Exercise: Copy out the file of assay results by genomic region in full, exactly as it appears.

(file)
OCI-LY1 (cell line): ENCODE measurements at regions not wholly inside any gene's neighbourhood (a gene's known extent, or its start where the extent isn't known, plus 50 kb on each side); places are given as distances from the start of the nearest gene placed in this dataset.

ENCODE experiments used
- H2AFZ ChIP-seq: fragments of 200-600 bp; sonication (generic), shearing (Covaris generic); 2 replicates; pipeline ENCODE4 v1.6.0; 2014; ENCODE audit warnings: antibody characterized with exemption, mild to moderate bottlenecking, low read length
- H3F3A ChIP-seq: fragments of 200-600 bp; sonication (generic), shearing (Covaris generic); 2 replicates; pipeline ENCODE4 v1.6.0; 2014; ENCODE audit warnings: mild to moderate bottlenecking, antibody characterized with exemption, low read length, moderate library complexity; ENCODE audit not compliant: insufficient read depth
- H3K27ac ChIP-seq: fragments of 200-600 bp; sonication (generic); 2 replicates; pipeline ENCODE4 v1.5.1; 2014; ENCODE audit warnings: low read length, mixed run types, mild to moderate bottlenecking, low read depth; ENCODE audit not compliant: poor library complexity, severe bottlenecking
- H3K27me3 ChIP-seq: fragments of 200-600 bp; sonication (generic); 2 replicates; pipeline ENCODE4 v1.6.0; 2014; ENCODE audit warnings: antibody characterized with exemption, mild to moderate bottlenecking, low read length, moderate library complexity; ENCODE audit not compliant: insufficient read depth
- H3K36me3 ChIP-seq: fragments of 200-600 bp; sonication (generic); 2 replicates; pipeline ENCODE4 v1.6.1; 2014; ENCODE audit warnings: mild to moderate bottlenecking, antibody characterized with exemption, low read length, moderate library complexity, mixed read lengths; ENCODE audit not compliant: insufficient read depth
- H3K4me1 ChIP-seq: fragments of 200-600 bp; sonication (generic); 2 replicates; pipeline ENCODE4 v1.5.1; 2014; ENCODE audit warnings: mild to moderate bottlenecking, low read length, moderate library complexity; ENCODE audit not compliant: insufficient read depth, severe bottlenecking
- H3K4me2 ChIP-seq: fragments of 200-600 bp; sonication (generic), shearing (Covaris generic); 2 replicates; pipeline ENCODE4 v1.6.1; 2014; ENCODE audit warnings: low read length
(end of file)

OCI-LY1 (cell line): ENCODE measurements at regions not wholly inside any gene's neighbourhood (a gene's known extent, or its start where the extent isn't known, plus 50 kb on each side); places are given as distances from the start of the nearest gene placed in this dataset.

ENCODE experiments used
- H2AFZ ChIP-seq: fragments of 200-600 bp; sonication (generic), shearing (Covaris generic); 2 replicates; pipeline ENCODE4 v1.6.0; 2014; ENCODE audit warnings: antibody characterized with exemption, mild to moderate bottlenecking, low read length
- H3F3A ChIP-seq: fragments of 200-600 bp; sonication (generic), shearing (Covaris generic); 2 replicates; pipeline ENCODE4 v1.6.0; 2014; ENCODE audit warnings: mild to moderate bottlenecking, antibody characterized with exemption, low read length, moderate library complexity; ENCODE audit not compliant: insufficient read depth
- H3K27ac ChIP-seq: fragments of 200-600 bp; sonication (generic); 2 replicates; pipeline ENCODE4 v1.5.1; 2014; ENCODE audit warnings: low read length, mixed run types, mild to moderate bottlenecking, low read depth; ENCODE audit not compliant: poor library complexity, severe bottlenecking
- H3K27me3 ChIP-seq: fragments of 200-600 bp; sonication (generic); 2 replicates; pipeline ENCODE4 v1.6.0; 2014; ENCODE audit warnings: antibody characterized with exemption, mild to moderate bottlenecking, low read length, moderate library complexity; ENCODE audit not compliant: insufficient read depth
- H3K36me3 ChIP-seq: fragments of 200-600 bp; sonication (generic); 2 replicates; pipeline ENCODE4 v1.6.1; 2014; ENCODE audit warnings: mild to moderate bottlenecking, antibody characterized with exemption, low read length, moderate library complexity, mixed read lengths; ENCODE audit not compliant: insufficient read depth
- H3K4me1 ChIP-seq: fragments of 200-600 bp; sonication (generic); 2 replicates; pipeline ENCODE4 v1.5.1; 2014; ENCODE audit warnings: mild to moderate bottlenecking, low read length, moderate library complexity; ENCODE audit not compliant: insufficient read depth, severe bottlenecking
- H3K4me2 ChIP-seq: fragments of 200-600 bp; sonication (generic), shearing (Covaris generic); 2 replicates; pipeline ENCODE4 v1.6.1; 2014; ENCODE audit warnings: low read length